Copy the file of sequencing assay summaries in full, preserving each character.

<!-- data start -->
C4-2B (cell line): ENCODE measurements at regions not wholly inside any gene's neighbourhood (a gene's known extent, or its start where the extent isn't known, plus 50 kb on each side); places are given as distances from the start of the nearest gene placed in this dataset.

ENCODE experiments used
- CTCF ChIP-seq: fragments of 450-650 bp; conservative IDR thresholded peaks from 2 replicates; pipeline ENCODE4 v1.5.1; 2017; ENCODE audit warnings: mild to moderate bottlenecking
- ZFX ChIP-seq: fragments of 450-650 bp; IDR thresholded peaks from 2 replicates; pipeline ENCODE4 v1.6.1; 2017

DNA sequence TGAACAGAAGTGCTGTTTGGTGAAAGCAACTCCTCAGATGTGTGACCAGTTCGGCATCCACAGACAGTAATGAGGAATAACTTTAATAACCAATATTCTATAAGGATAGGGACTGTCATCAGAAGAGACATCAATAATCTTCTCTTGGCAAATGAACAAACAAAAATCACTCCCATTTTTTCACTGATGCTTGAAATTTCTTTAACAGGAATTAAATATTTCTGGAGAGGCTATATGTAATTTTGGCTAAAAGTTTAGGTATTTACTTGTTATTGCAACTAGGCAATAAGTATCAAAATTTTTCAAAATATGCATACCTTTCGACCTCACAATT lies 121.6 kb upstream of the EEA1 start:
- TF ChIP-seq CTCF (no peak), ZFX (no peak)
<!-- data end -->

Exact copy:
C4-2B (cell line): ENCODE measurements at regions not wholly inside any gene's neighbourhood (a gene's known extent, or its start where the extent isn't known, plus 50 kb on each side); places are given as distances from the start of the nearest gene placed in this dataset.

ENCODE experiments used
- CTCF ChIP-seq: fragments of 450-650 bp; conservative IDR thresholded peaks from 2 replicates; pipeline ENCODE4 v1.5.1; 2017; ENCODE audit warnings: mild to moderate bottlenecking
- ZFX ChIP-seq: fragments of 450-650 bp; IDR thresholded peaks from 2 replicates; pipeline ENCODE4 v1.6.1; 2017

DNA sequence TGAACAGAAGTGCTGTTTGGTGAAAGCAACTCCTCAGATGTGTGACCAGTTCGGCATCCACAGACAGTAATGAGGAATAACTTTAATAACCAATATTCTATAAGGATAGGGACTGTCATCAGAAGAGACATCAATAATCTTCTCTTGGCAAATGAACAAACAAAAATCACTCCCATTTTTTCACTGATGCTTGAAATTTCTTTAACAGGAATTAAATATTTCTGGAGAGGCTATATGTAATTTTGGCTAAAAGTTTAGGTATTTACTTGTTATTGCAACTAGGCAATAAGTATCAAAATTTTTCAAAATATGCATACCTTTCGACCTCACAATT lies 121.6 kb upstream of the EEA1 start:
- TF ChIP-seq CTCF (no peak), ZFX (no peak)